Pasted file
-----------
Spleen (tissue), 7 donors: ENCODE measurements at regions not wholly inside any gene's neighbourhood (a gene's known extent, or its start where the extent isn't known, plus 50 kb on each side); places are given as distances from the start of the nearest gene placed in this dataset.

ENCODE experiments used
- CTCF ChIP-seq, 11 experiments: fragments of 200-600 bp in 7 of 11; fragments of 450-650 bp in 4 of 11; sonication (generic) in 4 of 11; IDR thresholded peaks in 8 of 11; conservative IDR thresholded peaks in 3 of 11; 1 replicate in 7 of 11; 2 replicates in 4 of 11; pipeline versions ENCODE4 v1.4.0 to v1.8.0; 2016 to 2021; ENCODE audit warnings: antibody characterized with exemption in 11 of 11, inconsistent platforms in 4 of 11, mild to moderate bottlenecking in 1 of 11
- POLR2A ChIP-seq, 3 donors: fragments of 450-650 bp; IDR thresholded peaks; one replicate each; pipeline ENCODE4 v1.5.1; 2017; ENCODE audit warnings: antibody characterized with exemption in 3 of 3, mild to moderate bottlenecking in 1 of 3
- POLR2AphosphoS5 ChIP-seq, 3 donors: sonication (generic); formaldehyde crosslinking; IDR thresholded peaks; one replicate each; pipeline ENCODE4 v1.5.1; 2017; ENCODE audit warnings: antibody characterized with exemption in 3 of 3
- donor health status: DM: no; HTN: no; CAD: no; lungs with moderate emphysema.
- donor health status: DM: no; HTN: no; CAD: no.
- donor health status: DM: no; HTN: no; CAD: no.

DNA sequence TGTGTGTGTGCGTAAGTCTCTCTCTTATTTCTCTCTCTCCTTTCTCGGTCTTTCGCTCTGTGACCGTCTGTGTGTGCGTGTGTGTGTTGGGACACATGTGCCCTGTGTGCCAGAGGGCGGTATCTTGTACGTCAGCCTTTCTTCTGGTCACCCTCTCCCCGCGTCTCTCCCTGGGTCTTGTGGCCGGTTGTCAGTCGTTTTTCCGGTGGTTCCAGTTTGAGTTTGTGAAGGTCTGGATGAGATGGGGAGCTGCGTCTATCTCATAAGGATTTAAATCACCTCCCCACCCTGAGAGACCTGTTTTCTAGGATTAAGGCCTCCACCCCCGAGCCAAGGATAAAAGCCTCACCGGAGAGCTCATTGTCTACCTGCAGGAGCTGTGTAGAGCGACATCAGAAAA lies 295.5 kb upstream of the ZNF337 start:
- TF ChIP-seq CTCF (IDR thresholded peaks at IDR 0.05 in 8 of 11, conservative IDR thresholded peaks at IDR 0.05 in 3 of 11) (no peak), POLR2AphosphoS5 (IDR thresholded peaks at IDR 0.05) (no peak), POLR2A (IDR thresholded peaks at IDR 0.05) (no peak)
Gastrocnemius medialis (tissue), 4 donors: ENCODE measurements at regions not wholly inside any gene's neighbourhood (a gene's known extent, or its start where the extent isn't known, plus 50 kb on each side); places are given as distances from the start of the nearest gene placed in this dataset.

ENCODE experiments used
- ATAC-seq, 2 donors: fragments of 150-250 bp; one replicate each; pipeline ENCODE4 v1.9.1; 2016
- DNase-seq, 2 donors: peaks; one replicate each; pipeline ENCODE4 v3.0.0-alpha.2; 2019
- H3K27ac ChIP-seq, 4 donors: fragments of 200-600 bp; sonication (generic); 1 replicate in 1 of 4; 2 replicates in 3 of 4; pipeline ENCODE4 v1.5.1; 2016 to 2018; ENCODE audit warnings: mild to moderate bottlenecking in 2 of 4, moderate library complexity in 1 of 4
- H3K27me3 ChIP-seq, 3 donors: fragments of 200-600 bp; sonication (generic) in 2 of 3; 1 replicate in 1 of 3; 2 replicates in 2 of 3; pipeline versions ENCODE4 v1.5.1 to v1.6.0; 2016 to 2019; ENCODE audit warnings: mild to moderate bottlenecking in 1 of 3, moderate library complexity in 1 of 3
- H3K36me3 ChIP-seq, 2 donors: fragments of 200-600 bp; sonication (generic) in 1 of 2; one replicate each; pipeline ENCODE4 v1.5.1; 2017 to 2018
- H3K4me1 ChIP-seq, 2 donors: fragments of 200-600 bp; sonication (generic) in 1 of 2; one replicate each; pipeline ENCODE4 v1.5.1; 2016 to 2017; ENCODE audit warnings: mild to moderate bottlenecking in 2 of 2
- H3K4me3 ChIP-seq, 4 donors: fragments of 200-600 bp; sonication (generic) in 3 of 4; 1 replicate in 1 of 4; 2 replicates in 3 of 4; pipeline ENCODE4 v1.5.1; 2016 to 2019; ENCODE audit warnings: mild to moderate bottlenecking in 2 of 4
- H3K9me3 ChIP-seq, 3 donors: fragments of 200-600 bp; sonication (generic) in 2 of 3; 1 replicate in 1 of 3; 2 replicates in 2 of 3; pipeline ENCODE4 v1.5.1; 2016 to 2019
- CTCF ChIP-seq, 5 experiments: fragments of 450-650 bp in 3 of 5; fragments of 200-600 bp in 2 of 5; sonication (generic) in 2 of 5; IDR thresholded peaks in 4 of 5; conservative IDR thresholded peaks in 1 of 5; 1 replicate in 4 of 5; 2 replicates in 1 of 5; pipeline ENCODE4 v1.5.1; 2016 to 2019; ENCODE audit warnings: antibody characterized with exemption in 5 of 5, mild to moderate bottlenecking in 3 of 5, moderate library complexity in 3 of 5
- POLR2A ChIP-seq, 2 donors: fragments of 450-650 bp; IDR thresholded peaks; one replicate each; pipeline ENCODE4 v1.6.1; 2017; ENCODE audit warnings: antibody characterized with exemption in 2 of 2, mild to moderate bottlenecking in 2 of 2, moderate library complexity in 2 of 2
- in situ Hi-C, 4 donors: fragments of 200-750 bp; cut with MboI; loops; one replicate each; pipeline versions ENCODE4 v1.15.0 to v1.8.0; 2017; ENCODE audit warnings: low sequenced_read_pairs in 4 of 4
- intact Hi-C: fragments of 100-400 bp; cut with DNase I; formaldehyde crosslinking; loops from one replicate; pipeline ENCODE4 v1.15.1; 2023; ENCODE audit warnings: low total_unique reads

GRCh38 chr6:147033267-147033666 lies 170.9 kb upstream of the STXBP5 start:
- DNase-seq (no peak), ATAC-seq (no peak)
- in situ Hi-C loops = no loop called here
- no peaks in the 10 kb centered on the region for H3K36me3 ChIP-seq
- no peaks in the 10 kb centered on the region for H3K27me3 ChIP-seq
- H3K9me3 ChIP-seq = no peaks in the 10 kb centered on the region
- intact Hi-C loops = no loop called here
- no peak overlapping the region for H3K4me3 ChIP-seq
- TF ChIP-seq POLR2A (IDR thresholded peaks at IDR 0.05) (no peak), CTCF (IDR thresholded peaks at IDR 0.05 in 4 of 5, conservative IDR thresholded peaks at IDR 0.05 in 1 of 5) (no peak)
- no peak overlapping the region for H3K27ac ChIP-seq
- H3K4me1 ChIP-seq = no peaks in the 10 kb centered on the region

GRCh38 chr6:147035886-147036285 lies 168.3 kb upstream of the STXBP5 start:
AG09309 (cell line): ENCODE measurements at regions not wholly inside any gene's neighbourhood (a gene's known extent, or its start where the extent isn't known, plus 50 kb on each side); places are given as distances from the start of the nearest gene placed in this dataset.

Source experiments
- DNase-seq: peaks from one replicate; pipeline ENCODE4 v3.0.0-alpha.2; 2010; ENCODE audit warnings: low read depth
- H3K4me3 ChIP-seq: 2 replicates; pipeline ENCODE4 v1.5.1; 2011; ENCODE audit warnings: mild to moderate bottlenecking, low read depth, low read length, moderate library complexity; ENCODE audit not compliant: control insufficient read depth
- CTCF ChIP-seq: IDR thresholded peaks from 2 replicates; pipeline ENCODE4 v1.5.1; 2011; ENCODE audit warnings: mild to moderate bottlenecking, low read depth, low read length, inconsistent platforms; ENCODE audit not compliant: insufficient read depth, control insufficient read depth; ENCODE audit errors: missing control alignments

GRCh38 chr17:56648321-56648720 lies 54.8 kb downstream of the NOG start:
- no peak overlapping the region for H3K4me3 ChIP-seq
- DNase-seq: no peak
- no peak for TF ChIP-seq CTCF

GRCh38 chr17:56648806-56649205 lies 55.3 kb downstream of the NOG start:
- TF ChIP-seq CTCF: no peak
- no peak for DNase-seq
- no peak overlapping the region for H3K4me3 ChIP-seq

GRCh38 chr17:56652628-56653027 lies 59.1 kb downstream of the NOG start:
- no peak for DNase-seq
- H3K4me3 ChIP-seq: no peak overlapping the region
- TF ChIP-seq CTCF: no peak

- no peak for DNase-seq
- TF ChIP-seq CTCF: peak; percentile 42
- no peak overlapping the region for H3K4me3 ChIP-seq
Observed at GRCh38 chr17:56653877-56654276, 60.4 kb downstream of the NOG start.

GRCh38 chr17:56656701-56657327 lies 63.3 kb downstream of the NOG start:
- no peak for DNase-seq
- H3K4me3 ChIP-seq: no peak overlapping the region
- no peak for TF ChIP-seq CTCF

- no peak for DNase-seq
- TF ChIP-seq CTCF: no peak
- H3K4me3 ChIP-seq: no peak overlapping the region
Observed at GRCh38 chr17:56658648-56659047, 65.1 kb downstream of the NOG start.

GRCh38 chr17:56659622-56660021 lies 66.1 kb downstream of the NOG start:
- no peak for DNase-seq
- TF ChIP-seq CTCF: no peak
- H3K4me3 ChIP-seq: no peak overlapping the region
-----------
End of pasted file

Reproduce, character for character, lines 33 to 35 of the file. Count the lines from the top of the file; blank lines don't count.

- TF ChIP-seq POLR2A (IDR thresholded peaks at IDR 0.05) (no peak), CTCF (IDR thresholded peaks at IDR 0.05 in 4 of 5, conservative IDR thresholded peaks at IDR 0.05 in 1 of 5) (no peak)
- no peak overlapping the region for H3K27ac ChIP-seq
- H3K4me1 ChIP-seq = no peaks in the 10 kb centered on the region